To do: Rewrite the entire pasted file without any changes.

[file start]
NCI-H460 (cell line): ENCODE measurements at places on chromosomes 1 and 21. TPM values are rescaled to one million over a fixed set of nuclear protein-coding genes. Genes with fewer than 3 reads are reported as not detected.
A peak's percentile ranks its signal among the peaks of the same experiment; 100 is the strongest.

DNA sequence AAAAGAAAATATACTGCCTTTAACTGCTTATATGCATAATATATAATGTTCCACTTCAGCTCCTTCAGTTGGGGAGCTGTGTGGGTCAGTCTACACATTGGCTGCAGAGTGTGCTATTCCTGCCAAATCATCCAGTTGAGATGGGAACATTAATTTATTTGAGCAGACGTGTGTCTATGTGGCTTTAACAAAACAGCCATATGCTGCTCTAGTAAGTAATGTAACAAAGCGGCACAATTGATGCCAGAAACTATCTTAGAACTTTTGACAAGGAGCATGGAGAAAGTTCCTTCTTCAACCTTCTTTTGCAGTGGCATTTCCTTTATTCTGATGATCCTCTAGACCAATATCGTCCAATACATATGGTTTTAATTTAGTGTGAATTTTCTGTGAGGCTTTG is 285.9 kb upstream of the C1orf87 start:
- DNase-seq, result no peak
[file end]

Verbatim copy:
NCI-H460 (cell line): ENCODE measurements at places on chromosomes 1 and 21. TPM values are rescaled to one million over a fixed set of nuclear protein-coding genes. Genes with fewer than 3 reads are reported as not detected.
A peak's percentile ranks its signal among the peaks of the same experiment; 100 is the strongest.

DNA sequence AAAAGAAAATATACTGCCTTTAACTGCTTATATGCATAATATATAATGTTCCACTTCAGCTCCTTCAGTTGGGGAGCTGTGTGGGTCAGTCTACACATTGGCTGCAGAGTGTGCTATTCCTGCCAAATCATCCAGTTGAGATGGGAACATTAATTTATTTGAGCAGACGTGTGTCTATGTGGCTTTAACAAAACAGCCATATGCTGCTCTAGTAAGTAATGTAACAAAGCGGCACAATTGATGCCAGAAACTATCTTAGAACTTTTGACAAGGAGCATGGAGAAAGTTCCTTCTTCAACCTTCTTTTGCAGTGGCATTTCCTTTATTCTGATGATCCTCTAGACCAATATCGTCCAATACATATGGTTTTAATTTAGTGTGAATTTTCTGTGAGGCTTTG is 285.9 kb upstream of the C1orf87 start:
- DNase-seq, result no peak